2.22.2006

Pitching editor or agent at a conference

I will be attending a conference in April, and will soon be able to choose the agent/editor to whom I would like to pitch. My first inclination is to choose an agent pitch, but I was wondering if there are advantages to pitching to an editor that might outweigh the advantages of pitching to an agent.

Also, the agent I am considering pitching to prefers the first three chapters and a synopsis from all would-be clients, rather than just a query letter. Since that's what most agents ask for at a conference pitch anyway, it doesn't seem like it would really get an author ahead of the game to pitch to her at the conference. Is there enough of an advantage to the face time of a conference pitch to make it worth pitching to her anyway, or am I better off using my one allotted face-to-face meeting to pitch to a different agent, one who normally requires query letters but may request a partial from those who are pitching to her?

I'd pitch an agent over an editor any day of the week. First, if you have an agent, you won't need to know what an editor wants; your agent will know. An agent gets you access to editors, one editor does not get you access to an agent.

Second, agents acquire more in any given year than one single editor does.

Third, agents can take things on if they aren't right for a particular publisher; an editor can't.

Fourth, I'm an agent, of course I think we're the first choice, top of the heap, and most desirable. Sheesh.

6 comments:

Gina Black said...

The other advantage is that you get to ask the agent questions and get a sense of them.

Caryn said...

Thanks so much! The conference is in April, and they haven't asked me about my agent pitch yet, so I still have a bit. This helps me narrow my target much more, and should help others else who are attending an upcoming conference, too. Now to get psyched up for that pitch...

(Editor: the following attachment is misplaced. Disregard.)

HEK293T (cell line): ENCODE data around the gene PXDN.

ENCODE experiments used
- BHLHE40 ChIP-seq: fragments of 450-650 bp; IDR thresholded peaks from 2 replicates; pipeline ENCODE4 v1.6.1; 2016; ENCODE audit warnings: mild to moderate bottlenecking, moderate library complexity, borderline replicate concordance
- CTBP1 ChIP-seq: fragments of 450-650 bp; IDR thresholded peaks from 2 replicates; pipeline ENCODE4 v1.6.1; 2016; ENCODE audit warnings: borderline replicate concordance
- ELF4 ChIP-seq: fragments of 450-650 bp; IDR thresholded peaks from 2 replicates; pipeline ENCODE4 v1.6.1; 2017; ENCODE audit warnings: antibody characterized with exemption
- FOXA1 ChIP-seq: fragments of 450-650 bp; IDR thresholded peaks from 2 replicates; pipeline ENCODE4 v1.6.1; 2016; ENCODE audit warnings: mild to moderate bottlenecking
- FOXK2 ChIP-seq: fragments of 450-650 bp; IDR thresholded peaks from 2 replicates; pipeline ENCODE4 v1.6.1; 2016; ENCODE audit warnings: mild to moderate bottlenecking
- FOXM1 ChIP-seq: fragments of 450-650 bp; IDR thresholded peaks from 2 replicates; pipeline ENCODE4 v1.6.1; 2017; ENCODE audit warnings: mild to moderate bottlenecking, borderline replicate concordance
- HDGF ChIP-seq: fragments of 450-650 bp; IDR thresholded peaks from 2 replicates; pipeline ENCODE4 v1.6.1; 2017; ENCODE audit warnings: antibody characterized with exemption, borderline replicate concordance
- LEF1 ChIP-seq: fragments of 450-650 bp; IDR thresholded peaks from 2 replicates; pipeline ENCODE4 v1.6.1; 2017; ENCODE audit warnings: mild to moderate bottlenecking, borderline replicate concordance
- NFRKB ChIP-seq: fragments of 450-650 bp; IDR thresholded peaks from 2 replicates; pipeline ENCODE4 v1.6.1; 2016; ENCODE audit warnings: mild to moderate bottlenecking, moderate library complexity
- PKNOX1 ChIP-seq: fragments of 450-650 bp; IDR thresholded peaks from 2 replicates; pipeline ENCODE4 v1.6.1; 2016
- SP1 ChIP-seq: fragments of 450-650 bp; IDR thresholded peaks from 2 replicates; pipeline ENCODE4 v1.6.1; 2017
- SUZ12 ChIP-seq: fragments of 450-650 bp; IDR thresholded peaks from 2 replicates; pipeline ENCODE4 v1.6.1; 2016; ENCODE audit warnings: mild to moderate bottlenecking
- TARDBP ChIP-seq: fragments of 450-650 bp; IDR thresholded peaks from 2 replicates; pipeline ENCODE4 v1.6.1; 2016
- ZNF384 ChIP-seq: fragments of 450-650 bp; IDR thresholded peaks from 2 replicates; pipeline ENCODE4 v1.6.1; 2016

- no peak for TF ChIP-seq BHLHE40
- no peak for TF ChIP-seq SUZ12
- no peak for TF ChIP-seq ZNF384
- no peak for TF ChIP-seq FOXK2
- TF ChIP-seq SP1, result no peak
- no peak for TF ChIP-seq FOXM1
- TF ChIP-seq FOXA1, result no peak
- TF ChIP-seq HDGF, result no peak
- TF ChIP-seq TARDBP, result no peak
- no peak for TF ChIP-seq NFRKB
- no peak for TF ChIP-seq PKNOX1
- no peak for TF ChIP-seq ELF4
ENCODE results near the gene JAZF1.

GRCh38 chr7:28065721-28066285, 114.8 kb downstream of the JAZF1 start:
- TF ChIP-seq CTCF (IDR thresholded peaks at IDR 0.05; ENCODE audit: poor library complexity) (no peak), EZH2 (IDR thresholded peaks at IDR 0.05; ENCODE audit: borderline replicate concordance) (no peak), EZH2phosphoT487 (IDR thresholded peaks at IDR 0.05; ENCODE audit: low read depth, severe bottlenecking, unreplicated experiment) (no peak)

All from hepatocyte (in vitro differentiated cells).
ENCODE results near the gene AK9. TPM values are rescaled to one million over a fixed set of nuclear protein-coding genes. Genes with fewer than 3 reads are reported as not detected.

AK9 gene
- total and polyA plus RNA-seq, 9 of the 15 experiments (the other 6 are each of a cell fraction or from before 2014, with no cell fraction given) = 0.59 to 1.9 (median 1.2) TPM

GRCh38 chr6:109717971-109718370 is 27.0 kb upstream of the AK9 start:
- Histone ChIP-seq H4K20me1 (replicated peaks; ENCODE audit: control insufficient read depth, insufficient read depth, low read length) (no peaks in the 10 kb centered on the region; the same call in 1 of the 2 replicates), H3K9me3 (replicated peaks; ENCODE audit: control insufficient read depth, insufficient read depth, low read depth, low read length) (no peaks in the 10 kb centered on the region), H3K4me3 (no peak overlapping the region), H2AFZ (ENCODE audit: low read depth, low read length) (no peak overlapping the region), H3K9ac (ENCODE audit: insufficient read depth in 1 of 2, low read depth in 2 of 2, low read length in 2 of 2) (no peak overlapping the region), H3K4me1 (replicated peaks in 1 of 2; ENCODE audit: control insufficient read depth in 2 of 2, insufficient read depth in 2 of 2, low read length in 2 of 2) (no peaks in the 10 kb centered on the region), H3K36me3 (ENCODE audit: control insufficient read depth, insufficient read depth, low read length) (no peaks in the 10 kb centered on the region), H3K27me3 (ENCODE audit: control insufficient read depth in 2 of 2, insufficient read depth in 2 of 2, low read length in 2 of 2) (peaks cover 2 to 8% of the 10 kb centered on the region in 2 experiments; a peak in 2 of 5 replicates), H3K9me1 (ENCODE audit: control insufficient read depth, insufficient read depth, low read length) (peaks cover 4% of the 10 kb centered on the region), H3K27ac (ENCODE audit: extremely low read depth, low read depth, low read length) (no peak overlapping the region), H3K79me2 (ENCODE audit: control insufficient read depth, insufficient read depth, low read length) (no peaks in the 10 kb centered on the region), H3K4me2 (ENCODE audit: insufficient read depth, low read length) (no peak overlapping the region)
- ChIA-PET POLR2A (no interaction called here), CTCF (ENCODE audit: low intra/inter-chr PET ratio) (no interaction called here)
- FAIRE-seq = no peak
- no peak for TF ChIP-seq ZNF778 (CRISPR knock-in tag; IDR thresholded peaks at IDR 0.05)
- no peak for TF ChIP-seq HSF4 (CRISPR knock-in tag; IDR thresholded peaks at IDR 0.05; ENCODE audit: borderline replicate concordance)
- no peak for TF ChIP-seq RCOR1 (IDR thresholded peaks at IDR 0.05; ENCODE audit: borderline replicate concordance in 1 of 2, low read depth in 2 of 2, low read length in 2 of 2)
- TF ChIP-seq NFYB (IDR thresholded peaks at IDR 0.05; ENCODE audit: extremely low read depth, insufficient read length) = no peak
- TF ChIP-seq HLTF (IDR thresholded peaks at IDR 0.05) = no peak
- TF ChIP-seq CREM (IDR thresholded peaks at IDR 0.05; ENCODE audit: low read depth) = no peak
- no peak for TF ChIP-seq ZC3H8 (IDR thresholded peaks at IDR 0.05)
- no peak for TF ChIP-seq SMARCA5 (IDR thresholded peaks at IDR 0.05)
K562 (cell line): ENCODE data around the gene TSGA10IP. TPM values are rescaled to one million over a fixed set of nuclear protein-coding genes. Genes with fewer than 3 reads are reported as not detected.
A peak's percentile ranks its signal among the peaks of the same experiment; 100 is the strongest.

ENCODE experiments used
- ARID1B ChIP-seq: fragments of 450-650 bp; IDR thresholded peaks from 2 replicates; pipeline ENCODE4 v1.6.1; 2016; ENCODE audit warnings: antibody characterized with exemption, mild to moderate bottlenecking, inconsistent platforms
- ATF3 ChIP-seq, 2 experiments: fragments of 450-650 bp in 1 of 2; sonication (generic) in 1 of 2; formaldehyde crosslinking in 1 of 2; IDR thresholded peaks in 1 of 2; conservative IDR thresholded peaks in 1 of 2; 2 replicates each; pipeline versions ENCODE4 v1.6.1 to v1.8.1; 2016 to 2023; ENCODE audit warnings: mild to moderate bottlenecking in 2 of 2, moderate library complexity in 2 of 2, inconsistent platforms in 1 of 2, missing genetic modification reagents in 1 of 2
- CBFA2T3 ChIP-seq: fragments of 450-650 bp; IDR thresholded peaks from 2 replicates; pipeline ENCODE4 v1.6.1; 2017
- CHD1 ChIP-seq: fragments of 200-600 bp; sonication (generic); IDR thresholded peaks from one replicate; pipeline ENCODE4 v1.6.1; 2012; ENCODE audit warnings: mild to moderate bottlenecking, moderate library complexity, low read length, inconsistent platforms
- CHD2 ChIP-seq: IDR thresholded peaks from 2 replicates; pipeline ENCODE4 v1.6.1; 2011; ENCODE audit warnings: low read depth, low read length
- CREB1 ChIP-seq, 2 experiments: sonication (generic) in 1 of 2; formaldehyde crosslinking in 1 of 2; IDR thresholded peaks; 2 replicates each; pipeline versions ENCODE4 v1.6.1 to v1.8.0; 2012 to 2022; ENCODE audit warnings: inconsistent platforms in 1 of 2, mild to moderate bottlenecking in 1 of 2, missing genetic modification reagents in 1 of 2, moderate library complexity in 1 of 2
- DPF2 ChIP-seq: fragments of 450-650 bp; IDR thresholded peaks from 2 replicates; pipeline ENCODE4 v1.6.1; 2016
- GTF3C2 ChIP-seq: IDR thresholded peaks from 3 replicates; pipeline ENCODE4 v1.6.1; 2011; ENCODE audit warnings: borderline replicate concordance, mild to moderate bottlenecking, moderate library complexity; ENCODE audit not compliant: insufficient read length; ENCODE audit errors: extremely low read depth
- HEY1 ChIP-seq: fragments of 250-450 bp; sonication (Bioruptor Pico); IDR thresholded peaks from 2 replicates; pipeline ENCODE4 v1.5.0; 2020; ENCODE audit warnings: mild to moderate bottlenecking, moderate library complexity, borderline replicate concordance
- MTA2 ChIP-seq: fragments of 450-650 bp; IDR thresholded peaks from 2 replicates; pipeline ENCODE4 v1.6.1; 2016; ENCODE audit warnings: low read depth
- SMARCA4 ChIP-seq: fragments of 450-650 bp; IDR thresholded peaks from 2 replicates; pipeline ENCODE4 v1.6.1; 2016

Nora McCrea said...

I think this choice would also depend on whether you wanted to try for a big house deal. Advantage: more money. Disadvantage: if you don't sell big, you may have trouble placing books in the future.

If you want to go for a small press deal, talking to small press editors might be helpful.
Advantage: less chance of getting remaindered and lower sales expectations
Disadvantage: much smaller advance

Eileen said...

You can't beat the face to face. Imagine my shock to discover agents are people too. If you get them chatting they can give you tons of information about the industry that goes beyond simply sending in a query.

Anonymous said...

Last October I went to a conference and had a pitch session with a top agent. The problem was, I wasn't quite finished with my novel, so I decided to take the pitch time to have the agent help me perfect my query letter. Which he was very happy to do.

This did several things for me, all of them good. It got me an introduction to an agent I would love to have represent me, it helped me improve my query letter drastically, and it got the premise of the novel in front of the agent.

Because of that, he requested I send a partial when I was ready and that partial resulted in a request for a full (which he is still reviewing).

It was a very rewarding session. So I say, go for the agent.

Lizzy said...

"The problem was, I wasn't quite finished with my novel, so I decided to take the pitch time to have the agent help me perfect my query letter. Which he was very happy to do."


Smart, Anon; very smart!